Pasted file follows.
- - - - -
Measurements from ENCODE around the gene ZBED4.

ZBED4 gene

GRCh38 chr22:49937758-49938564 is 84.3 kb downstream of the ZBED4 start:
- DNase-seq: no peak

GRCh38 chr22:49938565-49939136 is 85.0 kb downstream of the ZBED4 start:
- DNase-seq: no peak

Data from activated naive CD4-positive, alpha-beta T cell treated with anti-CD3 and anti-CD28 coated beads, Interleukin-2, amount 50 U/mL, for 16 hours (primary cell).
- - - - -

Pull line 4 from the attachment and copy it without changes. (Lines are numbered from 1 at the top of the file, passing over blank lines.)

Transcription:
- DNase-seq: no peak